The Government's expert witness, a professor of law with a speciality in commercial and financial fraud, after reviewing the documents and the Agreements, testified that the Program had many of the characteristics of a fraud known as a "prime investment scam."*fn1 A prime investment scam, like the Program, promises an extremely high rate of return in relation to the risk. The scheme promises that the principal investment is guaranteed because it is designated for reserves at a foreign bank. The professor stated that it is not possible for depositors to instruct banks to keep funds in reserve and that banks do not solicit short-term deposits from private investors to ensure that their reserves are at the required level. Instead, they get short-term loans from other banks and governments, i.e., the Federal Reserve. The professor also testified that persons who operate prime investment scams typically give the same excuses to the victims as to why they cannot return their investment, such as: the foreign banks are closed for holidays and that an important member of the operation, a trustee, is sick or died. Consequently, based on his knowledge and experience, the professor opined that, in his expert opinion, the Program that Baldwin presented to Piscopo has the signature of a prime rate investment scam.
To explain what actually happened to Piscopo's investment, the Government called Joan Colson, who is a CPA and an auditor for the Government. After examining the records from Floyd Reeves' account at the Spanish bank where Piscopo transferred the first 1 million dollars, Ms. Colson testified that at the time Piscopo's money was wired, the account contained only $125.00 and that within a month, by September 2, 1993, over $950,000 was wired to two banks in New York and not to European Banks as Baldwin had promised.*fn2 Ms. Colson, however, could not testify where the $950,000 went after it was transferred to New York because the banks had since merged and the documents were no longer available.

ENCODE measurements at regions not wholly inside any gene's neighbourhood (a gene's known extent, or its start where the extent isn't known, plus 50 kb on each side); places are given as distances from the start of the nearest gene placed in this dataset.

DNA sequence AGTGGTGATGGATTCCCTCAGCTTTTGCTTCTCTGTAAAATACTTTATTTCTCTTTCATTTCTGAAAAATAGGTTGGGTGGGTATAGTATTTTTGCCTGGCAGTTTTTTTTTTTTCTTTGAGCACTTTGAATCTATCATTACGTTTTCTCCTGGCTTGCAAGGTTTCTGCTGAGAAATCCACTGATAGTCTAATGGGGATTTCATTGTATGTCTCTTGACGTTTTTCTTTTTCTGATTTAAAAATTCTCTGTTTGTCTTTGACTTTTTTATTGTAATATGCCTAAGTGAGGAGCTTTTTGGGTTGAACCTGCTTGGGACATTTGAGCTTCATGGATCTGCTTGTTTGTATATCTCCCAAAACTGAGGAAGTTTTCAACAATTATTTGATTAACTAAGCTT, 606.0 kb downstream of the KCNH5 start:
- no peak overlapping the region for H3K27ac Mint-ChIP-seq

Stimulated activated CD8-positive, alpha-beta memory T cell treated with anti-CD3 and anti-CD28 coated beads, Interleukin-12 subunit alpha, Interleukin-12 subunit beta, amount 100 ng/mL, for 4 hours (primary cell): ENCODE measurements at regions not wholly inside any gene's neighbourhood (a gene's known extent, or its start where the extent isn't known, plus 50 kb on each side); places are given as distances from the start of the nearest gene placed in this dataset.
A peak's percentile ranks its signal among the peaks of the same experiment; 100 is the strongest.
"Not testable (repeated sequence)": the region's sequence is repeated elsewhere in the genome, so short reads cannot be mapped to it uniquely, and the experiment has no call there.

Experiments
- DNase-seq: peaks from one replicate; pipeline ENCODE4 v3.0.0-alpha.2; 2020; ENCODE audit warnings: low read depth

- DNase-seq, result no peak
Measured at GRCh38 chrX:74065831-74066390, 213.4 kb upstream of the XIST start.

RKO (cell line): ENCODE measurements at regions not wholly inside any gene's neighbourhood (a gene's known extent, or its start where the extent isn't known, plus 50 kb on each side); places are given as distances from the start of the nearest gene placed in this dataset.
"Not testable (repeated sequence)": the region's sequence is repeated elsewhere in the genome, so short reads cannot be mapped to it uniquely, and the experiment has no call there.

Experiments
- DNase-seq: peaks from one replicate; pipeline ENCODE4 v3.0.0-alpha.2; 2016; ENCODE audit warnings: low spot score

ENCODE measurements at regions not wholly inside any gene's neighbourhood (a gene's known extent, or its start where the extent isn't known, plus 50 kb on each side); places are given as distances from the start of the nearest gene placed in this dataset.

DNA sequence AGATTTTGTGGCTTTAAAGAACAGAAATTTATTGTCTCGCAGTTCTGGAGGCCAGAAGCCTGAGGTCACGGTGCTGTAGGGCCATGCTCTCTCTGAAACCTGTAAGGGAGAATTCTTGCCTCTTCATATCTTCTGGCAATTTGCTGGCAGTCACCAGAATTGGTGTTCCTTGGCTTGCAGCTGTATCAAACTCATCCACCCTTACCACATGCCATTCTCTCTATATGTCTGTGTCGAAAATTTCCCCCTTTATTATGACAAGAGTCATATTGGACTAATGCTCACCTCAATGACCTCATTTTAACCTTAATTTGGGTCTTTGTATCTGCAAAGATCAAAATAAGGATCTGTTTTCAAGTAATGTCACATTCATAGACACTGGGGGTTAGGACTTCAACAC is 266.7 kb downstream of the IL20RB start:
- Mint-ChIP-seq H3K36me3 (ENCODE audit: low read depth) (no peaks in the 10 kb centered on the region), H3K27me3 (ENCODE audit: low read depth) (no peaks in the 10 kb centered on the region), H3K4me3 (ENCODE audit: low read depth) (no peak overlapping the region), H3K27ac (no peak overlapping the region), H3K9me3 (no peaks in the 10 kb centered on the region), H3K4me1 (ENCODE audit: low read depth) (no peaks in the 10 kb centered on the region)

Ms. Colson also examined documents and records from a bank in the Cayman Islands. Immediately after Piscopo wired the second investment ($2 million) to a European bank, Baldwin had the 2 million dollars transferred to an account which he controlled in the Cayman Islands, instead of being used to invest with European banks, as promised. Within a year, the entire 2 million dollars was transferred out of the account. Piscopo's money was then paid out to Floyd Reeves and his company Harvest Enterprises and Baldwin's friends, used to pay phone, cable, and credit card bills and the purchase of a truck, and to Mr. Paul Horvath, who was trying to build a hotel in the Cayman Islands.
The Government next called John Mathewson, the chairman of the Cayman Island bank where Piscopo's 2 million dollars were deposited after initially being wired by Piscopo to a European bank.*fn3 Mr. Mathewson testified that it was common practice for its customers to have money deposited in a bank in the United States and then wired to the Cayman Islands. He also testified that for a fee, the bank would set up "shelf corporations," which were corporations without any assets which the bank customers used to sell to prospective clients. For a small fee, anyone could set up a shelf corporation and the bank would create corporate minutes and supply directors. Mathewson also testified that until recently, Cayman Island bank secrecy laws prevented the disclosure of bank records to law enforcement officials in the United States.